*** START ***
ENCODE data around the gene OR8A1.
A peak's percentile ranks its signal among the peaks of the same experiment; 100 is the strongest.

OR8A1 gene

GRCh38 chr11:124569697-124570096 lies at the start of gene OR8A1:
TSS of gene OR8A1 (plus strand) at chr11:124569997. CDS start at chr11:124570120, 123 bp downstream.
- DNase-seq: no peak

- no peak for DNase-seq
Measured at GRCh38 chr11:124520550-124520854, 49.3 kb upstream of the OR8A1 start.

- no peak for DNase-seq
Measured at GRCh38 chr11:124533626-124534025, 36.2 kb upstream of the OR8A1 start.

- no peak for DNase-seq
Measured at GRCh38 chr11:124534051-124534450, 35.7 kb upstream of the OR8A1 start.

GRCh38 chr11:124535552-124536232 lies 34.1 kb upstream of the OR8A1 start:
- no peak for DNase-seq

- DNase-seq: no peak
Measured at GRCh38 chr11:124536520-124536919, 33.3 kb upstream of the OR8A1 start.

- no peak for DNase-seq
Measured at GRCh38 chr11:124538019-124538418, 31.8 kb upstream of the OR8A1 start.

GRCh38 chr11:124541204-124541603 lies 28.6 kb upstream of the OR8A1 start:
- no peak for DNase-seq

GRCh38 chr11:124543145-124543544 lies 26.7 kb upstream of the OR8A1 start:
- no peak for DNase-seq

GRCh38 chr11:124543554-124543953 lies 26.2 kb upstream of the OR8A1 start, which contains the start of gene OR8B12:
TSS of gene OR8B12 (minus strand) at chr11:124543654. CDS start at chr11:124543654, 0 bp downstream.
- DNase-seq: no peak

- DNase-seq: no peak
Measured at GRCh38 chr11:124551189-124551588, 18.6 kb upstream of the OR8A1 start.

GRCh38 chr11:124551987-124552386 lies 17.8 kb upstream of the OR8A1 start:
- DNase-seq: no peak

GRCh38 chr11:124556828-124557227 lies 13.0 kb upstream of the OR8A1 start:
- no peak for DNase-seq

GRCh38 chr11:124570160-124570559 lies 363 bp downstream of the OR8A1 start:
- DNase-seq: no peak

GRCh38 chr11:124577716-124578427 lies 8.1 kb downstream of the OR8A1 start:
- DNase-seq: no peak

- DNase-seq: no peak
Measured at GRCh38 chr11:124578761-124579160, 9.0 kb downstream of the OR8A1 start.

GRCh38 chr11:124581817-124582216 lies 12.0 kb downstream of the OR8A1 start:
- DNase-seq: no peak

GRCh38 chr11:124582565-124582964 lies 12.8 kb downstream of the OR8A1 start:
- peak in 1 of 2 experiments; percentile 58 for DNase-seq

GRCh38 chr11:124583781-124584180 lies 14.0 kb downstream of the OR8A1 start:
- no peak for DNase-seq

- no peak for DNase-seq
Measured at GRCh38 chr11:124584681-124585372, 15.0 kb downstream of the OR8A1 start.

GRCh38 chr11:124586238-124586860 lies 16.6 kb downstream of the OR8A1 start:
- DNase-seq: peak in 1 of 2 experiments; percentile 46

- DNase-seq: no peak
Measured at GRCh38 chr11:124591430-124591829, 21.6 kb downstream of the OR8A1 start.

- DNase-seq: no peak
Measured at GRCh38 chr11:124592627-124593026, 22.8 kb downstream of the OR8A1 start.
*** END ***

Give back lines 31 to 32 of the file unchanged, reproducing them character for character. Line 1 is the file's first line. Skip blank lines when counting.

- no peak for DNase-seq

GRCh38 chr11:124570160-124570559 lies 363 bp downstream of the OR8A1 start: